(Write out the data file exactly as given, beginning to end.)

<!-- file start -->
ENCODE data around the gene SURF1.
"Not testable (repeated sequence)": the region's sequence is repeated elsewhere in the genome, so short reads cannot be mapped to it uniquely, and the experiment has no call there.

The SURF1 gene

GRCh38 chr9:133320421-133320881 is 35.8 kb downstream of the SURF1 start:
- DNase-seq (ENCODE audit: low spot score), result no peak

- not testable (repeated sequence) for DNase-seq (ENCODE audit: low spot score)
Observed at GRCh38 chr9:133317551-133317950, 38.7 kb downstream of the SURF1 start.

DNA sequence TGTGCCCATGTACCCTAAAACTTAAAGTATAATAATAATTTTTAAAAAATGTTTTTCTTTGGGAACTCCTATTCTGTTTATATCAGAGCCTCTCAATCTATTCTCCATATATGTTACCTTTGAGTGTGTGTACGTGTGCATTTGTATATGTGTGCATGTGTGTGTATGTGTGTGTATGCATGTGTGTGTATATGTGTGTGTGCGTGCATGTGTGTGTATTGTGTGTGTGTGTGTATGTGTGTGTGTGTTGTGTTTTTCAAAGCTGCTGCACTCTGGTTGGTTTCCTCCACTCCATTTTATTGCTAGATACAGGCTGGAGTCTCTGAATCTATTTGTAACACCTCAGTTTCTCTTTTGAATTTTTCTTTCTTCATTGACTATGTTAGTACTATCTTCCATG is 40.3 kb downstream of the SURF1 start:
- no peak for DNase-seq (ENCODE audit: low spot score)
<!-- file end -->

ENCODE data around the gene SURF1.
"Not testable (repeated sequence)": the region's sequence is repeated elsewhere in the genome, so short reads cannot be mapped to it uniquely, and the experiment has no call there.

The SURF1 gene

GRCh38 chr9:133320421-133320881 is 35.8 kb downstream of the SURF1 start:
- DNase-seq (ENCODE audit: low spot score), result no peak

- not testable (repeated sequence) for DNase-seq (ENCODE audit: low spot score)
Observed at GRCh38 chr9:133317551-133317950, 38.7 kb downstream of the SURF1 start.

DNA sequence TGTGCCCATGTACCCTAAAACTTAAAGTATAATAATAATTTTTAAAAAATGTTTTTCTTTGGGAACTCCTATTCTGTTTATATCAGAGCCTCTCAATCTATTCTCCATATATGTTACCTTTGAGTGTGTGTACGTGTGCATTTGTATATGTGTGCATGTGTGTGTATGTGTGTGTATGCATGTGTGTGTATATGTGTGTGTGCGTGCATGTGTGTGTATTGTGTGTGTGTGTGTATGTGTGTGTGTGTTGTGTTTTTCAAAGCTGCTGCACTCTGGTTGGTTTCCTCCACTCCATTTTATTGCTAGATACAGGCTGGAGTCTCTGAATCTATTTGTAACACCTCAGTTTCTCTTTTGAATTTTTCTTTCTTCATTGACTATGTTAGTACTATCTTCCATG is 40.3 kb downstream of the SURF1 start:
- no peak for DNase-seq (ENCODE audit: low spot score)